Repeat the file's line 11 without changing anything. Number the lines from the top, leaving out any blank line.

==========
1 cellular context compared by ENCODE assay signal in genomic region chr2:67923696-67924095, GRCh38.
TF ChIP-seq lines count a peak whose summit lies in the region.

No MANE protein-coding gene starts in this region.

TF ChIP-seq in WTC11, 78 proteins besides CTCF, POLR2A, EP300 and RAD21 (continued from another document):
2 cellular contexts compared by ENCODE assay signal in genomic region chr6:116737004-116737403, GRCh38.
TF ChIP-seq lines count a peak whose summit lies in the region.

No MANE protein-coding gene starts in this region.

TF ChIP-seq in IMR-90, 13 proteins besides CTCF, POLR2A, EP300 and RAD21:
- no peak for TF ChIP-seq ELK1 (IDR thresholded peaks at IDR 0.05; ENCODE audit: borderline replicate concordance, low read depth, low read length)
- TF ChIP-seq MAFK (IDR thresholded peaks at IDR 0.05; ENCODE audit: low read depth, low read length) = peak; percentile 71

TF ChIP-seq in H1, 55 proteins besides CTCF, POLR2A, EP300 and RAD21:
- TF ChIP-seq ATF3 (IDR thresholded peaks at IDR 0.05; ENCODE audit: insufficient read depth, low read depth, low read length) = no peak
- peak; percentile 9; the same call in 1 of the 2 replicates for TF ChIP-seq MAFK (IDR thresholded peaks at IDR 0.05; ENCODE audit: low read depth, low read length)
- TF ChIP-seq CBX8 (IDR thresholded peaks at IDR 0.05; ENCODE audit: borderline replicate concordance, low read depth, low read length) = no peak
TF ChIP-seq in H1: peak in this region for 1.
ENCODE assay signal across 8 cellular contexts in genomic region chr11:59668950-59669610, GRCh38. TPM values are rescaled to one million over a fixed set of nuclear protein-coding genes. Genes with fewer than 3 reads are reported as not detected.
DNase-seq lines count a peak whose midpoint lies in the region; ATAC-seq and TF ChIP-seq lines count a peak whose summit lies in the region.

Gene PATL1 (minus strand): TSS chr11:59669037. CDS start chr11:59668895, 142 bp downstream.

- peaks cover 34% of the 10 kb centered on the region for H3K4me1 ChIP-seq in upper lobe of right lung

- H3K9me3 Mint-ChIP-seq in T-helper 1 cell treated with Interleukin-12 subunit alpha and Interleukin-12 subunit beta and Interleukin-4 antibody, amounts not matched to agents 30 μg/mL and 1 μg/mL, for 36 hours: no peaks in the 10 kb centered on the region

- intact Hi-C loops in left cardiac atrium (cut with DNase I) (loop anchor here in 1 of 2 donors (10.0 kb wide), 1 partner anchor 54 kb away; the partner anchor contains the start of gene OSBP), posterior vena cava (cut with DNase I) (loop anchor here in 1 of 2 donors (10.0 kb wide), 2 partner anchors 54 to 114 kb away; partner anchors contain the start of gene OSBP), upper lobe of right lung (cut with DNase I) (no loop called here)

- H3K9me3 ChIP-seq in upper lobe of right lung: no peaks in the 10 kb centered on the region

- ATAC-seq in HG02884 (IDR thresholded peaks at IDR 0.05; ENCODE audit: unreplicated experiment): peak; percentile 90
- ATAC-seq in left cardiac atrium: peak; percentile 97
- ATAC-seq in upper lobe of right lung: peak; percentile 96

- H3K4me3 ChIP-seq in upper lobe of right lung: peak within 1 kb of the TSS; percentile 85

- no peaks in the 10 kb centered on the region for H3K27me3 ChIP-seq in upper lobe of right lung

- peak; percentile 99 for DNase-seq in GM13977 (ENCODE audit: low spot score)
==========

TF ChIP-seq in H1, 55 proteins besides CTCF, POLR2A, EP300 and RAD21: